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Traces of Humankind – South Africa

30.2S 24.6E

July 3rd, 2013 Category: Earth Observation, Snapshots VIIRS/MODISSuomi-NPP/Aqua

South Africa – July 1st, 2013

VIIRS – Night Visible Image

MODIS – True-Color Image

Satellite images are an incredible tool to assess the health status of the Earth.

However, while macro-effects of human activities are clearly evident (i.e. deforestation, oil spill, etc.), the real impact of mankind on our Planet was not always easy to identify from Space.

Sometimes it is possible to understand how a region is changing just by combining data from different satellite instruments. Paradoxically, sometimes you just simply turn off the light to notice details not otherwise visible.

The main image represents the combination of the Night band of the VIIRS instrument (on-board the NASA’s Suomi-NPP satellite) with the True-Color band combination of the MODIS instrument (on-board the NASA’s Aqua satellite).

The extent of urban areas captured by the Night Image is clearly visible using the True-Color Image as a background. Small agricultural fires are visible as small groups of white dots close to the major villages (in the middle right part of the image).

The city of Cape Town is visible in the lower left part of the image, while the municipalities of Johannesburg, Pretoria, Vereeniging, Brits and Rustenburg (in the upper right part of the image) show that the extent of the towns has become a single (giant) urban area.

In the small boxes at the beginning, the two images used for the combination.

Image from Last Data Sent to Earth by Envisat

40.4N 3.7W

April 15th, 2012 Category: Earth Observation

Spain and Portugal - April 8th, 2012

Radar image of the Envisat satellite

On the 8th of April, the European Space Agency unexpectedly lost control with its Envisat satellite, which has been transmitting data for the last 10 years and has completed over 50,000 orbits of our planet. This image of the Iberian Peninsula was generated from the last data trasmitted by the satellite. ESA’s mission control is working to re-establish contact with the satellite.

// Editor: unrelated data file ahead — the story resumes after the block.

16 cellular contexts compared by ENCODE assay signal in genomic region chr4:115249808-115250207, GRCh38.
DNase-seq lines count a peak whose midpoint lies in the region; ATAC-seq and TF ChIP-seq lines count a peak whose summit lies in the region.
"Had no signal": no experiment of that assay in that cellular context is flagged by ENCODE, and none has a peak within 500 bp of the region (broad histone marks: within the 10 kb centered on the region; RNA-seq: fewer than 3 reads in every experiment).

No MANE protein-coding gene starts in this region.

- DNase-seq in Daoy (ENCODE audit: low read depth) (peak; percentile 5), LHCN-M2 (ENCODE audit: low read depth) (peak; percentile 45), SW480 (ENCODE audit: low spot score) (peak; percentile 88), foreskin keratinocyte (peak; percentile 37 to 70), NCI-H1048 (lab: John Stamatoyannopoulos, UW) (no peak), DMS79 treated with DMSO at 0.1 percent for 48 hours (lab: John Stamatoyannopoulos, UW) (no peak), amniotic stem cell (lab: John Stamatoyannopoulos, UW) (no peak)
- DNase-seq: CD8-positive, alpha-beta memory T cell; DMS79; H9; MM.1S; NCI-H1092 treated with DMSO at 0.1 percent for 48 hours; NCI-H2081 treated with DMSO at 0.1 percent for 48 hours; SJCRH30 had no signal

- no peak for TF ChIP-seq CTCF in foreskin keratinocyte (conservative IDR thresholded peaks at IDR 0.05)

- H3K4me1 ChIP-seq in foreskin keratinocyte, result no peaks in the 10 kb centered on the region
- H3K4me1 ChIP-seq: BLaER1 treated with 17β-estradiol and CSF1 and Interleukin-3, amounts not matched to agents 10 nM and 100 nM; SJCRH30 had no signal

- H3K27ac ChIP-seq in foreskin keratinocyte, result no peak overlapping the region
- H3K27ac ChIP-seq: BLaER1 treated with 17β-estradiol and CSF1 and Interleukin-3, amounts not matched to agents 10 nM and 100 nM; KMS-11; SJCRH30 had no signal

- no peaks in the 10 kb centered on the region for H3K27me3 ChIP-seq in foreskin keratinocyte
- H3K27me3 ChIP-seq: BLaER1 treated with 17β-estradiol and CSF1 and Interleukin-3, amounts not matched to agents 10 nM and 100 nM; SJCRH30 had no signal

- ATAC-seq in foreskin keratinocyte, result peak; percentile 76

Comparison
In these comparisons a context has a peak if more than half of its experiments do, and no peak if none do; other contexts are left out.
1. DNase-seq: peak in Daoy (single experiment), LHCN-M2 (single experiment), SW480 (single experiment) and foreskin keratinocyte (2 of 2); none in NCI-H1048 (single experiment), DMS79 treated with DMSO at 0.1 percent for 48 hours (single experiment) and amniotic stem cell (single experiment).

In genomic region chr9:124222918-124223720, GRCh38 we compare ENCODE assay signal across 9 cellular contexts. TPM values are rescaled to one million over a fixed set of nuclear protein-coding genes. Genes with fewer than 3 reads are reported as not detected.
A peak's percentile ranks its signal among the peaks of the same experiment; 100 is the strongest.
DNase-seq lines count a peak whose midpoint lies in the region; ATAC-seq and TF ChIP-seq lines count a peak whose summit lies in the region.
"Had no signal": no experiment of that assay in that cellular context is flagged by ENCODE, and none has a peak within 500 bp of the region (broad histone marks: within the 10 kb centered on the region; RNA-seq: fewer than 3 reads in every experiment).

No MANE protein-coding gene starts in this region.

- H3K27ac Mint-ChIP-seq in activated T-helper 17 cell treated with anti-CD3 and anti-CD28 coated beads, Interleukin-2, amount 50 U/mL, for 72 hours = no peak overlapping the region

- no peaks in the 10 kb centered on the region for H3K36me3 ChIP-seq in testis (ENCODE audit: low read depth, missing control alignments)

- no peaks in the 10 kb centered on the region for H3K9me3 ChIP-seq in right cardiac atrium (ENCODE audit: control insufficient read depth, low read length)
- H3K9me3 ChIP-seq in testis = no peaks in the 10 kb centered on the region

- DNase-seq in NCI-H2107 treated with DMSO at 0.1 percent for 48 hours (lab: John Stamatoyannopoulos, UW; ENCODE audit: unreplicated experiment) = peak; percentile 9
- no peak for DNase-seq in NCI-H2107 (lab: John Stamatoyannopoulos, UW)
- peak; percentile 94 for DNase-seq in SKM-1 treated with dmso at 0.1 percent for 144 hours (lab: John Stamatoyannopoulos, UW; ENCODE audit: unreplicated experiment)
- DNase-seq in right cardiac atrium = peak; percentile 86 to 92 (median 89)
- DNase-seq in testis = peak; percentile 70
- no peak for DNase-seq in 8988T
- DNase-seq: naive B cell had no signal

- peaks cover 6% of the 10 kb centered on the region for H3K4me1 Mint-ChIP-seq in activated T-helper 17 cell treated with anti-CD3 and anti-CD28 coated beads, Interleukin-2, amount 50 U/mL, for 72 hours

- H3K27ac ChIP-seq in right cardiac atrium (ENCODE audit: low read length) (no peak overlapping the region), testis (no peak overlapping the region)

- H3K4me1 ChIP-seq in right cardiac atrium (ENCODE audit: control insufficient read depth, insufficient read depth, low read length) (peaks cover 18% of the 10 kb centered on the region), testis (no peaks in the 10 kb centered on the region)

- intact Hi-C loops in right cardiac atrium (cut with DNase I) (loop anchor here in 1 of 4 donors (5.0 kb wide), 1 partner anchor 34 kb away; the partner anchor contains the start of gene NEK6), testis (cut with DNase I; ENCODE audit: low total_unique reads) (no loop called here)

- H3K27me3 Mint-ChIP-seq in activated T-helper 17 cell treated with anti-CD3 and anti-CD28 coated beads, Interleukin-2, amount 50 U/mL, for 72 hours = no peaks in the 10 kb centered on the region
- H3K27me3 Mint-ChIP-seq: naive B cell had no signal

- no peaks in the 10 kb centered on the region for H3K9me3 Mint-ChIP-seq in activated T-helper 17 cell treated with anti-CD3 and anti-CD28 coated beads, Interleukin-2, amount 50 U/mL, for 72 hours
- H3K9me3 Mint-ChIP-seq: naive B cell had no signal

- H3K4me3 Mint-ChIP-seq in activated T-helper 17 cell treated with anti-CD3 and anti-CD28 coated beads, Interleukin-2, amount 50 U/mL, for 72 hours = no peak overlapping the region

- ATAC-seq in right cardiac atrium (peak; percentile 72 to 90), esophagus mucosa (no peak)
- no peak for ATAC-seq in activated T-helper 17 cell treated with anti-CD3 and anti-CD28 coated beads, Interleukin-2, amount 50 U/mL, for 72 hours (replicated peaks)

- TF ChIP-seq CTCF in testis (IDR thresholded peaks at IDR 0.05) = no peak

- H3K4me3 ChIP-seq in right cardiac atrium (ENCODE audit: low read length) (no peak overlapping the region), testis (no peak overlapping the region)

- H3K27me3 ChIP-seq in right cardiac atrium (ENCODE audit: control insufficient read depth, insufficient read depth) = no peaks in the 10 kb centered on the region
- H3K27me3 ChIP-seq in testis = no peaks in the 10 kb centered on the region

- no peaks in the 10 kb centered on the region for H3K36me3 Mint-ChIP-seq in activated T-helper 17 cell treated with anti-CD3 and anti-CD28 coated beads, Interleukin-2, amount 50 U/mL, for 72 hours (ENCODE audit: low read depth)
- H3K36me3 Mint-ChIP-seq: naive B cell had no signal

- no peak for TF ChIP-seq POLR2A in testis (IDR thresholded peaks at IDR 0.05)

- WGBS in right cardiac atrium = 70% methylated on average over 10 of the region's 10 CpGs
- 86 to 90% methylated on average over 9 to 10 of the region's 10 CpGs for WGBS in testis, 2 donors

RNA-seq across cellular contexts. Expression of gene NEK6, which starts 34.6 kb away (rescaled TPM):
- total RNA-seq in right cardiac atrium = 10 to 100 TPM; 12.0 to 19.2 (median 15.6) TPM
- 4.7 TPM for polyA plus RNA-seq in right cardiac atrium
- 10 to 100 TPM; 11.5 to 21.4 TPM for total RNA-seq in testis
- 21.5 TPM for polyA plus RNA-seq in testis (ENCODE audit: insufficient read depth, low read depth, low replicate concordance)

While it is known that Envisat remains in a stable orbit around Earth, efforts to resume contact with the satellite have, so far, not been successful.

From the ground, the German government’s Tracking and Imaging Radar, a 34-meter-diameter dish located near Bonn, took a radar image of Envisat that appears to confirm that the satellite has not broken apart following an in-orbit collision.

SRRS Participating in GMES Masters Competition – Thank you to all who voted!

41.8N 12.4E

August 29th, 2011 Category: Earth Observation, Events

GMES Master Competition - Best Service Challenge

In emergency situations it is necessary to provide a response as quickly as possible. When the type of emergency depends on the use of satellite data, it then becomes necessary to plan their acquisition, processing and distribution, having teams ready 24 hours per day, 7 days a week, to respond to this type of situation.

The Satellite Rapid Response System was created by CHELYS precisely with the intent of making satellite data available as quickly as possible, as images and value-added products.

The constellation of satellites known as GMES (Global Monitoring for Environment and Security) that will be launched starting in 2013, thanks to low revisiting times and the planning of the whole mission already present on board the satellite, will allow monitoring of our planet as never seen before.

SRRS is participating in the GMES Masters Competition in the Best Service Challenge. You can visit SRRS at the following link:
gmes.chelys.eu

If you consider this type of service useful, if you like it, if you would like to continue using it with new data that will be made available by GMES, then vote for the service at the following link:
www.gmes-masters.com

It is also important to note that although SRRS is participating in the Emergency Response category, it actually has a much wider range of applications, such as Ocean, Land or Climate Change.

If you have any thoughts regarding the service or ideas on ways to improve it, please leave us a comment.

More ...

Envisat Extension Orbit – Update